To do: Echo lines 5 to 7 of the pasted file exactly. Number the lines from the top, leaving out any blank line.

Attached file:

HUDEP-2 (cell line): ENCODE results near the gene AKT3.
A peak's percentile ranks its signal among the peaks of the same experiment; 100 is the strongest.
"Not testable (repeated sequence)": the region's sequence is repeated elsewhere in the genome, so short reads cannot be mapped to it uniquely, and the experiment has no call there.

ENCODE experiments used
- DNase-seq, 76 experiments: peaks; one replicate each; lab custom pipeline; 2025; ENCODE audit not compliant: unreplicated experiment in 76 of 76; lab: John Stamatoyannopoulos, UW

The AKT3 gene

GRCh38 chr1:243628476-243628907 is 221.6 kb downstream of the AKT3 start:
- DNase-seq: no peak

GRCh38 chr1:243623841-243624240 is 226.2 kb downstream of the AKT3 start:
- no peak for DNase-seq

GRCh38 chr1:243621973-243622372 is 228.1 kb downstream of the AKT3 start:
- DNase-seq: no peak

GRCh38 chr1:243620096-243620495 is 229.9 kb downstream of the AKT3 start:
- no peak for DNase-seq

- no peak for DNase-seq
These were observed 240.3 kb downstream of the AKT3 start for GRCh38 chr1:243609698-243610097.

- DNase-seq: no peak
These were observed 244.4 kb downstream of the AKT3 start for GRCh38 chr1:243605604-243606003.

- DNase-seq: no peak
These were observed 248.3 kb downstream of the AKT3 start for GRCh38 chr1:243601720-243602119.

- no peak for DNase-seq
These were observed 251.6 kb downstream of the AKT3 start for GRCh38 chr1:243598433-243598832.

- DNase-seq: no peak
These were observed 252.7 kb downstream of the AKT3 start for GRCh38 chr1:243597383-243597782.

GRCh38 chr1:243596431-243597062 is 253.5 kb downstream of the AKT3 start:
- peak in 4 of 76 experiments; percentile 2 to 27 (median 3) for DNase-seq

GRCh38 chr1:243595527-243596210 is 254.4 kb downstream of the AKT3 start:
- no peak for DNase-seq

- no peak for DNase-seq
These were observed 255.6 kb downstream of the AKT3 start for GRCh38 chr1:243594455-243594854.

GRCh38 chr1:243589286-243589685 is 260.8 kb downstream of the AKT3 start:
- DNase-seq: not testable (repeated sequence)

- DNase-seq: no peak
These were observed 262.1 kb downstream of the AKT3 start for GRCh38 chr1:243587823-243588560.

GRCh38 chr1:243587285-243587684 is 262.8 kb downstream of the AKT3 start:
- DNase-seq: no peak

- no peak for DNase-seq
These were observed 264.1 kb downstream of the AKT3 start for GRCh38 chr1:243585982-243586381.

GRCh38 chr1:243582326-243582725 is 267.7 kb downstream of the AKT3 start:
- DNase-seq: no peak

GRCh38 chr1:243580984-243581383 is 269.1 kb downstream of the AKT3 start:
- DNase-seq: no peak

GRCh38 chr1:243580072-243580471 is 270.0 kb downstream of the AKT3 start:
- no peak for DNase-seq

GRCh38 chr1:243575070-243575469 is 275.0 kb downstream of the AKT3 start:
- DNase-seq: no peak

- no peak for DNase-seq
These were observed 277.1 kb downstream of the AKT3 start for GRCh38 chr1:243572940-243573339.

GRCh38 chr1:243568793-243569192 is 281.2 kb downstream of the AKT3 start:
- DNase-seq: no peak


- DNase-seq, 76 experiments: peaks; one replicate each; lab custom pipeline; 2025; ENCODE audit not compliant: unreplicated experiment in 76 of 76; lab: John Stamatoyannopoulos, UW

The AKT3 gene

GRCh38 chr1:243628476-243628907 is 221.6 kb downstream of the AKT3 start: